17. In 2007, Labour won 43% of the vote in Glasgow, and took a small majority of seats (45 of 79). That’s probably close enough to 50% to give them a majority of the seats under most electoral systems, although clearly it also reflects that they were the second choice of candidates from a fair few of the other parties.

    Independents can and do form party groups, but they are almost never as coherent as those of the main parties, and it’s perfectly common to see independents with differing views outside such groups, or forming rival ones. Obviously, there is a separate debate to be had about the usefulness of independent councillors, but that’s beside the point here.

    “Whereas the votes of the remaining unelected party candidates are divided based on the candidates that have been elected from that party, am I to understand that Independent canddiates votes are not treated similarly if an Indepednent is already elected?”

    You’re thinking of the very poor party list system, used in European elections. Under STV, party affiliation is irrelevant to the vote transfer process. Surplus votes from successful candidates are weighted in the same manner, regardless of where they transfer.

    “…the PR fanatics always seem to have harboured this idea that parties with less votes need some special protection within the electoral system to ensure them representation where they don’t quite get enough real support under a fair system like FPTP.”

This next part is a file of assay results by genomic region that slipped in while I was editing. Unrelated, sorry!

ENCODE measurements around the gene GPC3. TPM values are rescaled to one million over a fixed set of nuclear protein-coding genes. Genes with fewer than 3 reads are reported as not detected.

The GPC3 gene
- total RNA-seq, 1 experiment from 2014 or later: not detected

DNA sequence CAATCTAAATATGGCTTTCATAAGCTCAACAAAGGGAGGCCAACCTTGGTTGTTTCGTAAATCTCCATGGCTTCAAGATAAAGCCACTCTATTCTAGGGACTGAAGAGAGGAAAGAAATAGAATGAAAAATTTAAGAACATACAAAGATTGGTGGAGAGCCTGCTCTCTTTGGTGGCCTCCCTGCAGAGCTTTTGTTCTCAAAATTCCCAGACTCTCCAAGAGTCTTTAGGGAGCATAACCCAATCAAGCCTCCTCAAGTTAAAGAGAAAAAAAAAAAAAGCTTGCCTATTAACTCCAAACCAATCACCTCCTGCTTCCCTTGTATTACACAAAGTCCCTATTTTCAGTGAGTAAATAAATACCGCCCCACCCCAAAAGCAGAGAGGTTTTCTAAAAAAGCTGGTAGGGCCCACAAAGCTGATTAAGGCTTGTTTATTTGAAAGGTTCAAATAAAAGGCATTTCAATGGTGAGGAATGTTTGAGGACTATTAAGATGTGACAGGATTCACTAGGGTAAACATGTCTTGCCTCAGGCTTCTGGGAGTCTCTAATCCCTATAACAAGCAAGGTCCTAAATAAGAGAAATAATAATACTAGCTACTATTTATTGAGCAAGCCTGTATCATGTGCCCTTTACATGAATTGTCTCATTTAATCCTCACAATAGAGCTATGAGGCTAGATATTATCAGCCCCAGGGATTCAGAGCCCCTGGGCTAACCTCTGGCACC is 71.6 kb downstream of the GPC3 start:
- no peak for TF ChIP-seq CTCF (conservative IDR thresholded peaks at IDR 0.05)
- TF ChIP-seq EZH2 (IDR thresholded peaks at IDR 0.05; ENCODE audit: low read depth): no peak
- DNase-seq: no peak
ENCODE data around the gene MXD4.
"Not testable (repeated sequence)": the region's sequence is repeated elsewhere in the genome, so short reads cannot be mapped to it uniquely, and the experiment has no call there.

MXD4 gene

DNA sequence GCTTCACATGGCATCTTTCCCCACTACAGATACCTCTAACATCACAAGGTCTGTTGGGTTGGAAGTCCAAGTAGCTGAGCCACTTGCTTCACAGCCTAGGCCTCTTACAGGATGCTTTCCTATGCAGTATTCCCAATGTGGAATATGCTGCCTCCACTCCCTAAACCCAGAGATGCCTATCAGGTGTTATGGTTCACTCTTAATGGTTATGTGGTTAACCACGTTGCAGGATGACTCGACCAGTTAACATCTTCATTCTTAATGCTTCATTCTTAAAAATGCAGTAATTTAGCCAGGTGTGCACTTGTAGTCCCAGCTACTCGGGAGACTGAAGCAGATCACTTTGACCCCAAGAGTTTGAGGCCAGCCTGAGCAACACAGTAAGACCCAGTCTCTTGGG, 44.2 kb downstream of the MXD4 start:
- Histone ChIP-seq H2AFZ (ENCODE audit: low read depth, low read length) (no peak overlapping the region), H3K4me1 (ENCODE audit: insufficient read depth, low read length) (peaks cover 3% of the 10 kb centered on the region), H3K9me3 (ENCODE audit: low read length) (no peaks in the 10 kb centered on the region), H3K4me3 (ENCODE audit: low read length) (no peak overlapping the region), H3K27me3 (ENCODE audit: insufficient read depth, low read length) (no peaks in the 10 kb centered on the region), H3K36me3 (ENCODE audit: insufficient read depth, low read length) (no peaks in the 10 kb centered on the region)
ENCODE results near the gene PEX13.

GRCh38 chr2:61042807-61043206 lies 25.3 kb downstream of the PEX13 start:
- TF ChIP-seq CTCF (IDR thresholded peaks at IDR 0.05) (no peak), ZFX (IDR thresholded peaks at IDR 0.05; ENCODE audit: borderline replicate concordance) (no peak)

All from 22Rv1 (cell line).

I don’t know whether you misunderstand PR, or you deliberately mischaracterise it – it’s about having the seats more accurately represent the votes cast. If a party is very unpopular, it won’t win seats under any likely electoral system, and I’ve not heard anyone – even from such parties – calling for them to get some kind of special protection. On the other hand, the second and (particularly) third most popular parties win disproportionately few seats under FPTP, even if they are fairly close behind the winners (unless they are fortunate enough to have geographically concentrated support; an unintended consequence of FPTP therefore being the relative success of the SNP and Plaid and lack of seats for parties such as UKIP).

    “But no democratic system actually does that.”

    The Italian Chamber of Deputies does precisely that. The Greek Parliament gives the party topping the poll a 50-seat bonus, which is part of the reason for their present inability to form a government.

    “…real votes, not 2nd, 3rd or 55th preferences…”

    This is based on the false idea that everyone has a strong first preference, and sees little difference between their other preferences, which are therefore not “real”. Most voters have rather more complex preferences.

    If a group are deciding where to go on holiday, taking an FPTP vote would seem a very odd method – it would seem natural to find out from each individual what their preferences are, and what they would object to, and use this to inform a fair and democratic decision.

  18. Possible result in 2015-

    Carmichael (Lib Dem)- 8, 325 (45.9%) (-16.07%)
    Labour- 3, 462 (19.1%) (+8.45%)
    Tory- 2, 435 (13.4%) (+2.9%)
    SNP- 2, 405 (13.2%) (+2.62%)
    Others- 1, 478 (8.1%) (+1.78%)

    Turnout- 18, 105.
    Majority- 4, 863 (26.8%)

    Swing- +12.26% from Lib Dem to Lab.

  19. SNP to get 2nd here surely

  20. Can’t see Labour that doing well.
    (they’ll be heavily targeting Caithness and Sutherland).

    This is the only constituency in Scotland with any real UKIP potential.